Geothermal systems: A topical introduction

The earth's thermal regime differs depending on the depth of a geothermal system. The usable heat in the near-surface zone, that is within the first 20 m below the ground, is determined almost exclusively by solar radiation and leachate. In contrast, the geothermal heat flux from the interior of the earth has a greater impact on plants in deeper areas between 20 and 100 m.

From there, the temperature increases by the geothermal gradient of about 3 K per 100 m to about 20 °C at a depth of 400 m. A significantly higher temperature - which can even be used to generate heat and electricity through geothermal power stations - prevails at depths of several km. In this region, the earth receives its thermal energy mainly through heat conduction and production by means of radioactive decay processes in the Earth's interior. As a result, temperatures remain constant in this area almost all year round.

Working principle of geothermal thermosiphons

Geothermal thermosiphons present an innovative way of producing geothermal energy by means of a perpetual, closed-loop system. In this autonomous process, a cooling medium, that is a liquid with a low boiling point (e.g. propane or carbon dioxide), is vaporized through geothermal absorption, and subsequently condensed in a heat exchanger.

A geothermal thermosiphon consists of a long vertical pipe of 60 to 200 m. It can either be segmentally welded or spirally coiled - resulting in a smooth or corrugated pipe wall, respectively - and is tightly sealed at the bottom. At the upper end, the condensate from the heat exchanger is applied to the inside of the pipe through a pipe head.

Mine water geothermics

Through entering leachate or rising thermal deep waters, mine workings can cause large volumes of mine water that are subject to geothermal influence. Therefore, at times large heat quantities can be extracted from these mine waters using appropriate heat pump technology, which presents an energetically very favorable way of cooling buildings. Due to the distinct structural conditions of the respective mine workings, a wide range of different mine waters and corresponding utilization concepts for their geothermal application exist.

Logo of the European fund for regional development on the left; logo of the cooperation program between the Free State of Saxony and the Czech Republic from 2014 - 2020 on the right
Energy from the earth

Insights into existing systems

The geothermal system “Reiche Zeche” is located in the Free State of Saxony on the grounds of the TU Bergakademie Freiberg. The plant consists of a total of 8 probes and has been in operation for research and teaching purposes since 2007. In addition to geothermal thermosiphons for heat generation, the system also includes liquid circulation probes which are used for refrigeration. This way, laboratories of the TU Bergakademie Freiberg can be heated and cooled. The heating and cooling cycles are completely separated from each other.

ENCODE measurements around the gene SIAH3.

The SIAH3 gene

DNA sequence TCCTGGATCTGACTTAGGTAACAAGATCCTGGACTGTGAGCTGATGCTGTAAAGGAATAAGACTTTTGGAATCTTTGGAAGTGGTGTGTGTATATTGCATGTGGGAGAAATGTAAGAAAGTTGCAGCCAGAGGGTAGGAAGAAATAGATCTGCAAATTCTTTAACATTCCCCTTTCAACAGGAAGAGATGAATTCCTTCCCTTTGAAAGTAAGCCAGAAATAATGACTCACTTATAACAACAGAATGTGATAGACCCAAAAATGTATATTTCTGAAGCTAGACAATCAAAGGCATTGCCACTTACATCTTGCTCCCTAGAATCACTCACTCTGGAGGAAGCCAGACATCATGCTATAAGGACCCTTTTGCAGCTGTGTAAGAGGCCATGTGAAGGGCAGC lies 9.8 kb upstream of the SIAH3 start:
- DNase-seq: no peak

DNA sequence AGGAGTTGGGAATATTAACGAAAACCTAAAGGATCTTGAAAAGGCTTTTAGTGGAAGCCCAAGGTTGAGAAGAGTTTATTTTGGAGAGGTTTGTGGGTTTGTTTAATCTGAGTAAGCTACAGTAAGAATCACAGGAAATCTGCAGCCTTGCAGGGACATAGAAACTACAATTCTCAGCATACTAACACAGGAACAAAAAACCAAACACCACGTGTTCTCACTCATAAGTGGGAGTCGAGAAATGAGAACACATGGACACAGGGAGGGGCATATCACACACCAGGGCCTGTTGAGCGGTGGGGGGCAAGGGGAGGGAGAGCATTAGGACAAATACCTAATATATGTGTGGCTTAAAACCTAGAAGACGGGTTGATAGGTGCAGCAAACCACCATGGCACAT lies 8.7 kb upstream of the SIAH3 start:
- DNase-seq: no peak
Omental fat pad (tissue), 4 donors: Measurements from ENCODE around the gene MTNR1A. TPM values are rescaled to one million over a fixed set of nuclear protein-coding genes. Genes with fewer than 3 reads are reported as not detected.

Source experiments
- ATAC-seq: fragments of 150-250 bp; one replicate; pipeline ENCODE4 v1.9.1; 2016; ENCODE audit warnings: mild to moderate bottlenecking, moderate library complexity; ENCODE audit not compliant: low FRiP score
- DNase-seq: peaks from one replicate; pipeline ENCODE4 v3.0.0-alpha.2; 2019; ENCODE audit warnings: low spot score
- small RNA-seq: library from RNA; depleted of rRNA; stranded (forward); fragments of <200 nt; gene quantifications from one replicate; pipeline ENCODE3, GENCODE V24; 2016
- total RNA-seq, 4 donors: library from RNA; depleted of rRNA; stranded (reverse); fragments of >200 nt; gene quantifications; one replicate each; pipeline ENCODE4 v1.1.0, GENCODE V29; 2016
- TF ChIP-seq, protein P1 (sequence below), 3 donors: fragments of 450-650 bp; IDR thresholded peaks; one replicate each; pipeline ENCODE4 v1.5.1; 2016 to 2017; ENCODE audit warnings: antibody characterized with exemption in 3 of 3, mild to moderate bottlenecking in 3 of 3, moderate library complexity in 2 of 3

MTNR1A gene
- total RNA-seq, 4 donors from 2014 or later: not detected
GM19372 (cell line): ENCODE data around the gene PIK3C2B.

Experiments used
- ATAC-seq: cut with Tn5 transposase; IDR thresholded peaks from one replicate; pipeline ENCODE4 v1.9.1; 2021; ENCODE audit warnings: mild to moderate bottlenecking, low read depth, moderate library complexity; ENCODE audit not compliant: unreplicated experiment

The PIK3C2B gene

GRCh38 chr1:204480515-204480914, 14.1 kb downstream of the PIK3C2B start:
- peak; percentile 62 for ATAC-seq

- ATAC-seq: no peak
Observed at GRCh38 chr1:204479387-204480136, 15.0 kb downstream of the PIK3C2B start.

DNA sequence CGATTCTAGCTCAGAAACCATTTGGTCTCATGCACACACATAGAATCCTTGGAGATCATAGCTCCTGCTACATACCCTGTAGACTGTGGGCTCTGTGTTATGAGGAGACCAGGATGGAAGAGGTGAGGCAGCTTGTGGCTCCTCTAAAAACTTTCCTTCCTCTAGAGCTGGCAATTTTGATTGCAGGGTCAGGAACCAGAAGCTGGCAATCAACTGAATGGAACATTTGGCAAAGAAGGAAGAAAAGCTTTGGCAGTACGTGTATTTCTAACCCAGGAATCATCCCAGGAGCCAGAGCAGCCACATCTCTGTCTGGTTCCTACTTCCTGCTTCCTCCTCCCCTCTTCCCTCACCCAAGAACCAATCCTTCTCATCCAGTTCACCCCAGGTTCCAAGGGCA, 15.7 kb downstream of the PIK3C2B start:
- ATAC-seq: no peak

The cooperation program “Free State of Saxony - Czech Republic 2014 to 2020” aims to reduce border barriers and improve the quality of life in the frontier area. VODAMIN II is a follow-up of the VODAMIN project (“Voda” = water, “min” = mine), which aims to enhance the protection of surface and groundwater from the effects of mine and tailings water. Furthermore, the geothermal utilization potential of mine water is to be investigated.

Monitoring of operating data

As part of the VODAMIN II project, the TU Bergakademie Freiberg carries out investigations into the performance of 5 mine water geothermal systems in Freiberg (located at the exhibition mine “Reiche Zeche”, the Castle “Freudenstein” and the district hospital) and Ehrenfriedersdorf (situated at the exhibition mine “Zinngrube” and the secondary school “Schule des Friedens”). Since the plant layout depends in large measure on the existing mine structure, different technical system concepts have been realized. For a plant efficiency comparison, the necessary operating data are collected and evaluated.



Mine water temperature

Due to the geothermal gradient of approx. 3 K per 100 m on average, the temperature of the earth - along with its thermal deep waters - increases with depth. Pits flooded by warmer waters that have risen from greater depths provide a favorable energetic condition to operate heat pumps for the cooling of buildings.



Mine water flow rate

The flow rate indicates the mine water volume per hour conveyed by a heat pump. Since the usable thermal energy is dependent on the disposable amount of mine water, its year-round availability is essential for a mine water geothermal system.



Performance factor of a plant

The performance factor serves as an indicator for the efficiency of a geothermal system. It reveals the supplied amount of thermal energy relative to the input energy for a given period of time. For an accurate energy assessment, the cost-benefit ratio of the entire process chain must be taken into account.